Tag Archive: SAN

Reference: https://blogs.technet.microsoft.com/askds/2011/07/28/troubleshooting-sid-translation-failures-from-the-obvious-to-the-not-so-obvious/


How Domain and Forest trusts work: https://technet.microsoft.com/en-us/library/cc757352(v=ws.10).aspx

EMC ISILON SID translation errors: https://community.emc.com/thread/177333?tstart=0


Actions to do:

Check Trust relationships

Check Firewall logs and use portqry to test ports required. Also use nltest; netdom command lines.

Check GPO: Network access: Allow anonymous SID/Name translation

and  The following groups have the “Access this Computer from the Network” permission on domain controllers by default:

Authenticated Users

Introduction: How to migrate a SQL cluster to a new SAN ?

Environment: Server 2008 r2 (failover cluster – aka MSCS) and SQL 2008 sp3

Reference about Failover clustering:




I selected for your this article  – how to move a SQL 2008 cluster to a new SAN:



Notes from the field:



Note regarding the Quorum:

The Cluster service recognizes and identifies disks by their disk signatures (stored on the Quorum). Disk signatures are stored on the physical disk in the master boot record (MBR)


Failover Clustering error codes: http://technet.microsoft.com/en-us/library/cc756229(v=WS.10).aspx


Note regarding Disk Signatures:

Disk Signatures
A disk signature is four-byte identifier offset 0x1B8 in a disk’s Master Boot Record, which is written to the first sector of a disk. This screenshot of a disk editor shows that the signature of my development system’s disk is 0xE9EB3AA5 (the value is stored in little-endian format, so the bytes are stored in reverse order).
Windows uses disk signatures internally to map objects like volumes to their underlying disks and starting with Windows Vista, Windows uses disk signatures in its Boot Configuration Database (BCD), which is where it stores the information the boot process uses to find boot files and settings.
Disk Signature Collisions
Windows requires the signatures to be unique, so when you attach a disk that has a signature equal to one already attached, Windows keeps the disk in “offline” mode and doesn’t read its partition table or mount its volumes. This screenshot shows how the Windows Disk Management administrative utility presents an offline disk that I caused when I attached the VHD Disk2vhd created for my development system to that system:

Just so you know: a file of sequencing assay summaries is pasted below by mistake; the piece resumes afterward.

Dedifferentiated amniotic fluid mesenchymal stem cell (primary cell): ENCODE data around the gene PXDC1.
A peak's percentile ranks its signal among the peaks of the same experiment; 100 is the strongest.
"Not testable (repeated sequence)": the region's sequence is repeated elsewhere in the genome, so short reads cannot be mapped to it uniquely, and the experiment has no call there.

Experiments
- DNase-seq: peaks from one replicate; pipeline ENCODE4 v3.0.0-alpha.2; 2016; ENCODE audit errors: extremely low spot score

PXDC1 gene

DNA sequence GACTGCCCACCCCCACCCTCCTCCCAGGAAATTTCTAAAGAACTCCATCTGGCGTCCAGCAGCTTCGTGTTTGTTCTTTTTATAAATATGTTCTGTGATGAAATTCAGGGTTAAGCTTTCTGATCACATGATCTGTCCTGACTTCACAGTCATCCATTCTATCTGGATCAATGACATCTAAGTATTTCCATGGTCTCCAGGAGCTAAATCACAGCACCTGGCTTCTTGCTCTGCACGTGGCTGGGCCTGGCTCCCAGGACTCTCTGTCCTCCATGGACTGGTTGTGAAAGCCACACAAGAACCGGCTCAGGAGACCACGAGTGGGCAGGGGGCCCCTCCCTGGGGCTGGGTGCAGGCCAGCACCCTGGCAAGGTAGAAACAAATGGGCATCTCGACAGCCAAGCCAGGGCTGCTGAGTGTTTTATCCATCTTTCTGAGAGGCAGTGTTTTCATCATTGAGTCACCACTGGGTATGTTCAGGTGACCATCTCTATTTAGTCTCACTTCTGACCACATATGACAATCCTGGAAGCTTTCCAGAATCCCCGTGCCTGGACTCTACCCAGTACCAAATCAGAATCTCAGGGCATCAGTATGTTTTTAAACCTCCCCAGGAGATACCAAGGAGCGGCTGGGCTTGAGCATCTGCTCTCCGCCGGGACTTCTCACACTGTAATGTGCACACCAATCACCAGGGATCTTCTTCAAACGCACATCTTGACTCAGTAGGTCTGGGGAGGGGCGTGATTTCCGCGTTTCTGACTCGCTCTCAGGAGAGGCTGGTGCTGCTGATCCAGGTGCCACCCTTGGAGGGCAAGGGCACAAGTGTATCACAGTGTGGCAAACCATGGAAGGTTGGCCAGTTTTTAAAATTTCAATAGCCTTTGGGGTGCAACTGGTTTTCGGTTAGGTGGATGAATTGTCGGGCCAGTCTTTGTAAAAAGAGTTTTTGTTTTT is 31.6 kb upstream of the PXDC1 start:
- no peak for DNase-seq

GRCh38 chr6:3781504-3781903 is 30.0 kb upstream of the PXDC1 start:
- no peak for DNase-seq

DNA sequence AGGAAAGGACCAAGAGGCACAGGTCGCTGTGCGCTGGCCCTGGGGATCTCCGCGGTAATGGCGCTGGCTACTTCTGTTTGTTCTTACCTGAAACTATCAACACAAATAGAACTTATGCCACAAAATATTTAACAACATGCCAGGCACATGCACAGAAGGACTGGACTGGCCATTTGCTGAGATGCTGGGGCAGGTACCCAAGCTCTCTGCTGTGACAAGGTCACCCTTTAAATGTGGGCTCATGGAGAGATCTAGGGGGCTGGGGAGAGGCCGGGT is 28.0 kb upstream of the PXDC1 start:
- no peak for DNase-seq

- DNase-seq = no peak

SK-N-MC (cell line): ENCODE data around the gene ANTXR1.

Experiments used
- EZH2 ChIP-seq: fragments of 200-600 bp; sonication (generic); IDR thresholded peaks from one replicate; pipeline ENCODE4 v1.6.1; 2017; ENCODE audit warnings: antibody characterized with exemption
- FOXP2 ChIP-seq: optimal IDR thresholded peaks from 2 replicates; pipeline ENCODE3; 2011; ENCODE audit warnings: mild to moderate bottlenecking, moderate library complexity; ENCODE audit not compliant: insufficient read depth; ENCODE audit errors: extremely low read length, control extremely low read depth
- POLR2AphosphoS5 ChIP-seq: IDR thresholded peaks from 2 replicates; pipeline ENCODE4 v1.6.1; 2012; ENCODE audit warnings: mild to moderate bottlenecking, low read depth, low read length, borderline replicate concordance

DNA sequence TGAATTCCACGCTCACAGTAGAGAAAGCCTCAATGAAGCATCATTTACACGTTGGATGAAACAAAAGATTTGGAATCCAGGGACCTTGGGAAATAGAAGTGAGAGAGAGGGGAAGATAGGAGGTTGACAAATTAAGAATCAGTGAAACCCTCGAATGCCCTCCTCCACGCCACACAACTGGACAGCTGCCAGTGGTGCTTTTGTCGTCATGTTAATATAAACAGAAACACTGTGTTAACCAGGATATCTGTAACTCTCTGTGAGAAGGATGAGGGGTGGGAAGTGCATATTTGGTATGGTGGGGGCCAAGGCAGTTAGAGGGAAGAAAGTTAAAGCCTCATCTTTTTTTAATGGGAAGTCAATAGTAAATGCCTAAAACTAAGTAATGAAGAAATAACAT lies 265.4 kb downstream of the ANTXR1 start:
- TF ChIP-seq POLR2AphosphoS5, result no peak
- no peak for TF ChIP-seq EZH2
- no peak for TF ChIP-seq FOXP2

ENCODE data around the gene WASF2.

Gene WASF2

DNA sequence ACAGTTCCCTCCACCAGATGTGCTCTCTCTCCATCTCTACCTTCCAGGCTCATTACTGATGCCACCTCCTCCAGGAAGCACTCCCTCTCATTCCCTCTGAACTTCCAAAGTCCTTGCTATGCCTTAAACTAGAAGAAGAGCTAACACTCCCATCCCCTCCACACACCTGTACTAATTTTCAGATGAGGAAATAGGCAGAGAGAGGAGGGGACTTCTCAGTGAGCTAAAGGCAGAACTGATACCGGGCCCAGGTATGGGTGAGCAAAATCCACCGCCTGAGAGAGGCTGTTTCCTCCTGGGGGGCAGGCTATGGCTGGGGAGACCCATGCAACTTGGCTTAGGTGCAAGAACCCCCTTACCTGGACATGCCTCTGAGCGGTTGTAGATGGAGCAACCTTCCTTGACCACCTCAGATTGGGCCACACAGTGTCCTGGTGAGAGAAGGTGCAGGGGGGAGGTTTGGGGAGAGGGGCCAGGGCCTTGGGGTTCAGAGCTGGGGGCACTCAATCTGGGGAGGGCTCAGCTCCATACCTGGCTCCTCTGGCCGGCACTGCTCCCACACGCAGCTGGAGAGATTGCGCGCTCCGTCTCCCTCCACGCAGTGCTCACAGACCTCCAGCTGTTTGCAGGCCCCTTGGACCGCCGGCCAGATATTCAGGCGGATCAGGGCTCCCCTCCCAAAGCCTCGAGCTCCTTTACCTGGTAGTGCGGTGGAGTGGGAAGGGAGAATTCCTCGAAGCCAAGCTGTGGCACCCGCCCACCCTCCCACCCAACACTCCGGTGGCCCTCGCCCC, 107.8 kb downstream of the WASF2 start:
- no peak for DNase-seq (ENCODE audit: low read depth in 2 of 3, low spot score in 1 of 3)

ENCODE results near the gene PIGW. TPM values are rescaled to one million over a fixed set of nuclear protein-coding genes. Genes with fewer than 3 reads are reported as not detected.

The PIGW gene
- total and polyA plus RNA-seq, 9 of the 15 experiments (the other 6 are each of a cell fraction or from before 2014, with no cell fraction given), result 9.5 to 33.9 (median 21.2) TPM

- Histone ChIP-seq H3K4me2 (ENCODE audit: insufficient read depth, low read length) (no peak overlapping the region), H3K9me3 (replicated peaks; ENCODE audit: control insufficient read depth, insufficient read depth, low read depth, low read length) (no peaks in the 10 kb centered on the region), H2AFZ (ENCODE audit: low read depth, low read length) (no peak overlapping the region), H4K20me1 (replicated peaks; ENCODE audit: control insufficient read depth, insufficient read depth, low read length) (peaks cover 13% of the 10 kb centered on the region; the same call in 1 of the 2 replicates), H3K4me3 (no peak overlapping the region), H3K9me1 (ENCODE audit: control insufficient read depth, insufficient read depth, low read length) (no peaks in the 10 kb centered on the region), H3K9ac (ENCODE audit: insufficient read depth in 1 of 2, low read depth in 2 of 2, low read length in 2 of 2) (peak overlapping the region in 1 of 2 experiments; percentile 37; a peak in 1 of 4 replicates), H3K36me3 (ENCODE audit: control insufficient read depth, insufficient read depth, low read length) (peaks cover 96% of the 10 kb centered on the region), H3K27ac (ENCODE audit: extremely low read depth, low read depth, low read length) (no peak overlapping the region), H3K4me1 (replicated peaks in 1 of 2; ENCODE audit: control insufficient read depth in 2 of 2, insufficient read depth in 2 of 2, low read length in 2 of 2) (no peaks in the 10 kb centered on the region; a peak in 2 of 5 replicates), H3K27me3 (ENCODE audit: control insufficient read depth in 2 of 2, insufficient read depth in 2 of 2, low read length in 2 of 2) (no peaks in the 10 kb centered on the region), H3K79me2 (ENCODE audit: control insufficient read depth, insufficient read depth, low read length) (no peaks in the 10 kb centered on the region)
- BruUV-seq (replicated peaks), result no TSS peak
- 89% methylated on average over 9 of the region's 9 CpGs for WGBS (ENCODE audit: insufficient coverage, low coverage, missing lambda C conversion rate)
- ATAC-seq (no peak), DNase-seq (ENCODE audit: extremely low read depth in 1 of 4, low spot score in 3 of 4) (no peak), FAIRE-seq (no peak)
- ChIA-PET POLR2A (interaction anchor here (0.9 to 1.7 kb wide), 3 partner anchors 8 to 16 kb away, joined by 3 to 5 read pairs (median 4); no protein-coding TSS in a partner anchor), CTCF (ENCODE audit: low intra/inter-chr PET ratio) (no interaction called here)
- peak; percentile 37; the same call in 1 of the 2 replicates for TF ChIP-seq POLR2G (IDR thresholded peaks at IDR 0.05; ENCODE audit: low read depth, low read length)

If you right-click on the disk, the utility offers an “Online” command that will cause Windows to analyze the disk’s partition table and mount its volumes:
When you chose the Online menu option, Windows will without warning generate a new random disk signature and assign it to the disk by writing it to the MBR. It will then be able to process the MBR and mount the volumes present, but when Windows updates the disk signature, the BCD entries become orphaned, linked with the previous disk signature, not the new one.
The BIOS may or may not enumerate disks in a specific order. There is no direct relationship between the BIOS order, and the order in which Windows numbers the disks. During startup, Windows switches from using the BIOS INT13 support to native Windows drivers to access disks. Windows waits for several seconds for the system disk to enumerate through Plug and Play. When there is a match within the time-out period, normal startup will proceed. Otherwise, the system will trigger a bug check with Stop error code of 0x7B. Windows uses other mechanisms to differentiate disks, as Windows has no control over the disk-numbering process before startup. Windows has no information about any changes to hardware when the computer is turned off. Therefore, Windows initiates its own query for device enumeration.  
The disk numbers that are assigned by Windows after it switches to native Windows storage controller drivers during startup are dependent solely on the order in which the disks are enumerated and processed by Plug and Play. Windows will enumerate available fixed disks, followed by removable disks, assuming that the correct native Windows drivers are already present and installed on the system. Various uncontrollable timing factors may affect the enumeration order.

If you want to use Subject Alternative Names on internal SSL certificates issued by Active Directory Certificate Services you have to configure CA (Certificate Authority)
to accept SAN attribute from a certificate request.

By default (for security reasones) the AD CS CA does not issue certificates with SAN attribute.

Ability to connect without certificate issues (warning) to internal web server using a CNAME alias, FQDN or NetBios is one example where this becomes useful.

Run the following commands to configure CA:

certutil -setreg policy\EditFlags +EDITF_ATTRIBUTESUBJECTALTNAME2

net stop certsvc

net start certsvc


To add Subject Alternative Name to certificate add following to it’s attributes:


where dns_name is required Subject Alternative Name.

You can specify more names by separating them with an ampersand (&).


AD CS will accept the request and issue a certificate with Subject Alternative Names in it.

Remember to edit https bindings after installing certificate on your internal server (IIS).

Follow this reference guide from Technet: How to Request a Certificate With a Custom Subject Alternative Name: http://technet.microsoft.com/en-us/library/ff625722(WS.10).aspx#BKMK_Security

Another interesting web article with configuration sample: http://www.ldap389.info/en/2011/04/29/powershell-enterprise-ca-pki-create-san-certificate-iis-7-server-we/